As Treasury secretary, Jack Lew would likely bring a tough stance to budget battles.
(Editor's note: With President Obama expected to name Jack Lew as Treasury secretary on Thursday, here's a profile in the Nov. 3, 2012 print edition of National Journal.)
Jacob Lew isn’t the most obvious figure to be charged with securing the Obama legacy. The purposefully low-key White House operative is content to work behind the scenes, and he always takes care to speak strictly on behalf of the president. Yet this Jewish son of middle-class parents from Queens, a stranger to President Obama’s Chicago-centric universe, could help cement the way the first African-American president is remembered if Lew can cut a sweeping budget deal in the coming months.
To do that, however, he might have to give ground and trigger what critics may see as the first steps in the dismantling of the modern social-welfare state by allowing Republicans to chip away at the very ideal that has inspired and informed Lew’s public service since the days he learned Washington’s mores at Tip O’Neill’s side.
It’s a lot to ask. But that will be Lew’s job as Obama’s chief of staff, a position that could expire in two months and, with it, his leverage. Should Obama win, Lew is seen as a top contender for Treasury secretary, with the biggest mark against him that he is so highly valued in his current post, Obama might prefer to keep him at the White House. Either way, the task of cutting a “grand bargain” doesn’t grow any easier. If Lew can close a lame-duck compact that somehow chops the deficit, avoids the hated sequester, and largely leaves Medicare, Medicaid, and Social Security intact, Obama would be ranked with Presidents Reagan and Clinton, who cut large-scale budget deals that preserved costly entitlements. If he blows it, Lew becomes just another in a long list of aides who couldn’t break the stranglehold of dysfunction that has seized the capital.
With the president’s backing, Lew is determined to not let that happen. And he has no interest in repeating the mistakes of the debt-ceiling standoff. This time, there will be no chats on the Truman Balcony or glasses of Merlot for John Boehner, as took place in 2011 when the GOP House speaker and Obama tried to strike a grand bargain on the budget.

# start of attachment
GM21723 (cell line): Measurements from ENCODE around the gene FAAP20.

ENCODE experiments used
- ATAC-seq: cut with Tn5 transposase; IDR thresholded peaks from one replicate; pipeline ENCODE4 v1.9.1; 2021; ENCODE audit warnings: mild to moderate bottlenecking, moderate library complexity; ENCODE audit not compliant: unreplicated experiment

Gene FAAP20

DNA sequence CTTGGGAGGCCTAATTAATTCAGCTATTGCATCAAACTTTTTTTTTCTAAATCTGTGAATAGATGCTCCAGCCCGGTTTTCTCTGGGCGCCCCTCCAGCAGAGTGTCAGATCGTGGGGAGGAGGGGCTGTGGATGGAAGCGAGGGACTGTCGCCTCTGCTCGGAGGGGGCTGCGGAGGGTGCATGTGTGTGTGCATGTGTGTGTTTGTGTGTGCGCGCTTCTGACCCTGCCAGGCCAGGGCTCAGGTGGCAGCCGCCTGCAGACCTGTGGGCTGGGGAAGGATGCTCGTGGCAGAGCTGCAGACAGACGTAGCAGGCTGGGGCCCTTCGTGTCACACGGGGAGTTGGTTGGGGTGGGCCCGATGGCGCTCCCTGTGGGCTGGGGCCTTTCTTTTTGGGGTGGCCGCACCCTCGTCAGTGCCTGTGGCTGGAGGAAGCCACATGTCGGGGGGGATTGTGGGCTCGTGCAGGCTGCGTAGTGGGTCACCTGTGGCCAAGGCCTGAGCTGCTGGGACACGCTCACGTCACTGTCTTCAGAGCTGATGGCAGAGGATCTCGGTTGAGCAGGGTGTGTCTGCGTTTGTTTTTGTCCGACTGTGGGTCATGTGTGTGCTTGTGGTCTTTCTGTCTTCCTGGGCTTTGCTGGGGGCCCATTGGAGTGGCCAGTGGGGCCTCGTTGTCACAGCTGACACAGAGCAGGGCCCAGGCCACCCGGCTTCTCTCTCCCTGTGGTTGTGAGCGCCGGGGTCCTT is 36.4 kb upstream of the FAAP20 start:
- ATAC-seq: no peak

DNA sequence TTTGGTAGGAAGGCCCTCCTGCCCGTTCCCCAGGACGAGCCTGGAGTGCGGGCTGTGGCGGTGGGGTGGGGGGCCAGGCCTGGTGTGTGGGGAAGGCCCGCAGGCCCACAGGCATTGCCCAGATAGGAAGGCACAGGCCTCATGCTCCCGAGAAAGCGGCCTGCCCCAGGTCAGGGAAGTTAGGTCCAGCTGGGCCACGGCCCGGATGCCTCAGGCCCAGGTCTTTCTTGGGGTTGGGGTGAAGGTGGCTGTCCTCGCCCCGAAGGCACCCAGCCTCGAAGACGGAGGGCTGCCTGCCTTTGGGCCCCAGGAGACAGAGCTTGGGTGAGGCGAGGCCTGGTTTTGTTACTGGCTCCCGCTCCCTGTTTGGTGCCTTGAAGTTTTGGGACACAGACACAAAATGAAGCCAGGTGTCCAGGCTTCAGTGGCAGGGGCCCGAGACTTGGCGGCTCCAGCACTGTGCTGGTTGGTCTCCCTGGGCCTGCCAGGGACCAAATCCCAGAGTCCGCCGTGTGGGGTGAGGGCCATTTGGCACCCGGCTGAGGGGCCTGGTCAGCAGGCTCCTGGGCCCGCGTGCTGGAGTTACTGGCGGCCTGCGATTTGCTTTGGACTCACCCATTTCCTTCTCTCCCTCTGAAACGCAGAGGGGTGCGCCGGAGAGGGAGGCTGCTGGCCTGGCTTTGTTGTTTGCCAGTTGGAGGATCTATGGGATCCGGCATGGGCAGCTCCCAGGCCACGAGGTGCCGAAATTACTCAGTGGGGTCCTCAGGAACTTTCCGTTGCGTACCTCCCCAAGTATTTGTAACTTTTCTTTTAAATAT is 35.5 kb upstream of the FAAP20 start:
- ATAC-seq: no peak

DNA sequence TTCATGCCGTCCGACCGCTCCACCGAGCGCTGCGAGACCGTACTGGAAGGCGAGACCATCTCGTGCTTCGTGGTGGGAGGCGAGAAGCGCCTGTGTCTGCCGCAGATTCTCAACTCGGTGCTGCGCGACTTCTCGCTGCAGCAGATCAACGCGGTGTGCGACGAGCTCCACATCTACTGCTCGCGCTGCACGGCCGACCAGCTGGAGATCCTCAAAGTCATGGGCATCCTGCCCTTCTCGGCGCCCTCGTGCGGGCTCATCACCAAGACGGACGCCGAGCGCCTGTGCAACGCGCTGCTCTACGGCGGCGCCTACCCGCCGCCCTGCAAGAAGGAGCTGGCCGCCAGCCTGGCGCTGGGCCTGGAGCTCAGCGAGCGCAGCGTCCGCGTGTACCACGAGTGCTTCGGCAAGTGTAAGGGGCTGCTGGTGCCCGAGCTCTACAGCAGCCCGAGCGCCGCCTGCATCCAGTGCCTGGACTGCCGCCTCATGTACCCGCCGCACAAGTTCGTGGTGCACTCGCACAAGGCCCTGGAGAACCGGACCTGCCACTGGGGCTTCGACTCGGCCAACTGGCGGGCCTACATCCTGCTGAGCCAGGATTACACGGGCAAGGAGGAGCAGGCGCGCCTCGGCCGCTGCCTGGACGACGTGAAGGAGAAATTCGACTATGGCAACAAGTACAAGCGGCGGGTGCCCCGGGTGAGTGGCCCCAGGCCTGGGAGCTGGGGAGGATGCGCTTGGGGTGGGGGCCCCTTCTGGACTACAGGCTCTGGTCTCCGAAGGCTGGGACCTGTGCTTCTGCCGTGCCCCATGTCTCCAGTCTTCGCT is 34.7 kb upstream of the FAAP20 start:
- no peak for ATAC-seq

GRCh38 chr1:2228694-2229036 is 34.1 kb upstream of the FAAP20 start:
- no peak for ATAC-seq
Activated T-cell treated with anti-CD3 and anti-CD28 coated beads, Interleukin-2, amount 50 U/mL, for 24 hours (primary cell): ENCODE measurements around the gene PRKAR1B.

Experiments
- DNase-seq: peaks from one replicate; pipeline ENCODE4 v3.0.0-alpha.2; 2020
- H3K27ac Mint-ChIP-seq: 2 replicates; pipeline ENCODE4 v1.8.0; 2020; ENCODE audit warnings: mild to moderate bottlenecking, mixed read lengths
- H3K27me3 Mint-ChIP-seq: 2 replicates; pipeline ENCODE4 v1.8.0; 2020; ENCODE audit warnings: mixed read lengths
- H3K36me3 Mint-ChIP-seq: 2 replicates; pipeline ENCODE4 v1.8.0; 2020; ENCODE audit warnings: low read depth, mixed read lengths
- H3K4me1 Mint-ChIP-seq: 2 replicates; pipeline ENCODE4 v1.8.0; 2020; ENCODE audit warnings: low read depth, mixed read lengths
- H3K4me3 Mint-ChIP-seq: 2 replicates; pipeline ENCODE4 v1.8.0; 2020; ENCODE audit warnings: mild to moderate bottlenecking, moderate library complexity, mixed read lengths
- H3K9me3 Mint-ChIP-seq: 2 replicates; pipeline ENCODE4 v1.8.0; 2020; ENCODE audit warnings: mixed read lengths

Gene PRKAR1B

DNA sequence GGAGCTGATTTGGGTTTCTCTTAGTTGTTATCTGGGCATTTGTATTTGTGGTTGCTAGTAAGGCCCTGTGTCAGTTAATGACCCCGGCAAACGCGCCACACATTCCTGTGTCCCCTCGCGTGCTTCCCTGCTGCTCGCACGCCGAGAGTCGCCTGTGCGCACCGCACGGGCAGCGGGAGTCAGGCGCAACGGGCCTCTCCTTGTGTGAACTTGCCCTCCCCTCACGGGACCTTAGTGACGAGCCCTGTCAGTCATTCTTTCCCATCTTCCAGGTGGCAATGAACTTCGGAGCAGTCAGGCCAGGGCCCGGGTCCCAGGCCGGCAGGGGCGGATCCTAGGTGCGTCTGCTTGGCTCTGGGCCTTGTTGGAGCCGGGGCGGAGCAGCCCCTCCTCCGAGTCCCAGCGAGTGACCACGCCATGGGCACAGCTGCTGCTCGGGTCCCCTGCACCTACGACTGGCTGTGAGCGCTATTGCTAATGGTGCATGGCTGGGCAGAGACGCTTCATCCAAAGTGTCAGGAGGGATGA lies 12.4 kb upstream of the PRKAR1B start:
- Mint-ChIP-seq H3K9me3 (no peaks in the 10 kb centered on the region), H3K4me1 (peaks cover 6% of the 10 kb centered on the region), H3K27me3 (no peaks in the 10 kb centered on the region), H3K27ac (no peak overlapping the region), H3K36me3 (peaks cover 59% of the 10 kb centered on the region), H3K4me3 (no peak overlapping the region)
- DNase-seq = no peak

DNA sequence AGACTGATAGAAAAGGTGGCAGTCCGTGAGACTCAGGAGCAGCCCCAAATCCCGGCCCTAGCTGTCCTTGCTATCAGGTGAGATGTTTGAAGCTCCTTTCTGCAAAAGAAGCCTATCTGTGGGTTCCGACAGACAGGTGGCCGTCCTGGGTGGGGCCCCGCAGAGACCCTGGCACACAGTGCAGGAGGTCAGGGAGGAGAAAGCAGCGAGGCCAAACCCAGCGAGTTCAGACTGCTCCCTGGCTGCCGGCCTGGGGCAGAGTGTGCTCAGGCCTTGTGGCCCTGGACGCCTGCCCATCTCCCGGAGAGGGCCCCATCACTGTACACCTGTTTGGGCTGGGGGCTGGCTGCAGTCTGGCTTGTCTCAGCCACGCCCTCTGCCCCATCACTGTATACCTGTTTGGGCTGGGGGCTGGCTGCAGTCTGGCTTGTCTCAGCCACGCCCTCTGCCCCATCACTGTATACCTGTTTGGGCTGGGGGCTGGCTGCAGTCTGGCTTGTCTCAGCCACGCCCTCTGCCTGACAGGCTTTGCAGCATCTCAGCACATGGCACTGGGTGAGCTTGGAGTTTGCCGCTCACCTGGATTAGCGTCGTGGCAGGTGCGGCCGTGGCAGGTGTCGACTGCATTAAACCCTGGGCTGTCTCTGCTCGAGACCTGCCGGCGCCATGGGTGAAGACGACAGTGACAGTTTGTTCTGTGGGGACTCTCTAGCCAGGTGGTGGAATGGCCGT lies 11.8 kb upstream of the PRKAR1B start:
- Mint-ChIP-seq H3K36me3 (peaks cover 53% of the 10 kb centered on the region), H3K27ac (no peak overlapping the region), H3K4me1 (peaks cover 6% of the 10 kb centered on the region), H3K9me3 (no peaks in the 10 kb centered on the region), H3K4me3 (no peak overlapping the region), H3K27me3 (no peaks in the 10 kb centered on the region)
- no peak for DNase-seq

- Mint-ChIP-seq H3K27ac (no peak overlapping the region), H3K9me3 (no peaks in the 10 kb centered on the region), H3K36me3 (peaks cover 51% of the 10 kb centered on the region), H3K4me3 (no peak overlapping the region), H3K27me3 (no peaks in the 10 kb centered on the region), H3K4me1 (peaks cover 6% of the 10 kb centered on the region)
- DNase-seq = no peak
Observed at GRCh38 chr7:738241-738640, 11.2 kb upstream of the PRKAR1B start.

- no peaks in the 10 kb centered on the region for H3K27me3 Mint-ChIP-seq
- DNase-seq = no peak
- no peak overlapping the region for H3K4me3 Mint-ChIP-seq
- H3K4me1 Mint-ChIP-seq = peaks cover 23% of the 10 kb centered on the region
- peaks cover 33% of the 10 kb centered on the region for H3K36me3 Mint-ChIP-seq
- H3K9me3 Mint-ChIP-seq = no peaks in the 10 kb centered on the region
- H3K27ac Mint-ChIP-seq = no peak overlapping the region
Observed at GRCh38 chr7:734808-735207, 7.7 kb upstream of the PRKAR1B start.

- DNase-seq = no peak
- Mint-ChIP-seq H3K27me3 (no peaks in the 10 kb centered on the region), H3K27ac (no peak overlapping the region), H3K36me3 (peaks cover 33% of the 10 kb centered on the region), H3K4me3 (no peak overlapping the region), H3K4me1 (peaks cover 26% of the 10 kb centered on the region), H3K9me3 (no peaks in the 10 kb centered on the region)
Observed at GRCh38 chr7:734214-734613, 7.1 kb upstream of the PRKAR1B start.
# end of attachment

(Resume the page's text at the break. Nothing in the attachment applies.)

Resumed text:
Instead, the administration plans to play hardball in the six weeks after the election. And the White House is looking not just to House Republicans for the contours of the compromise. Under Lew’s direction, the administration instead will reach out to the Senate and to House Democrats to try to build a consensus before dealing too much with the tea party portion of the Republican Party.
At the center of this push will be Lew, a 30-year veteran of budget battles under Presidents Reagan and Clinton. Tall and thin, with Harry Potter-like glasses and salt-and-pepper hair, he looks like a typical Washington technocrat, an image that belies his talent for combat. “He’s like a labor-union negotiator. He’s not going to give you an inch if he doesn’t have to,” says Judd Gregg, the Republican former senator and Budget Committee chairman. “He’s a true believer in the causes.”
By causes, Gregg means Medicare and the rest of the social-safety net. These are the progressive ideals close to Lew’s heart, friends and former colleagues say—and programs he will cut or change only in exchange for an equally big prize: in this case, the Republicans agreeing to more revenue, as Obama has called for from the campaign trail.
Lew has long been mindful of the tension inherent in his task. He has spoken publicly for years about the importance of deficit reduction. Yet he believes that budget cuts must be made with care, using a scalpel rather than a butcher’s knife. “That is the only way to do it,” he said in 2011 in a speech at a conference for a Jewish nonprofit organization. “I describe budgets as a tapestry: When it’s woven together, the picture amounts to our hopes and dreams of a nation.”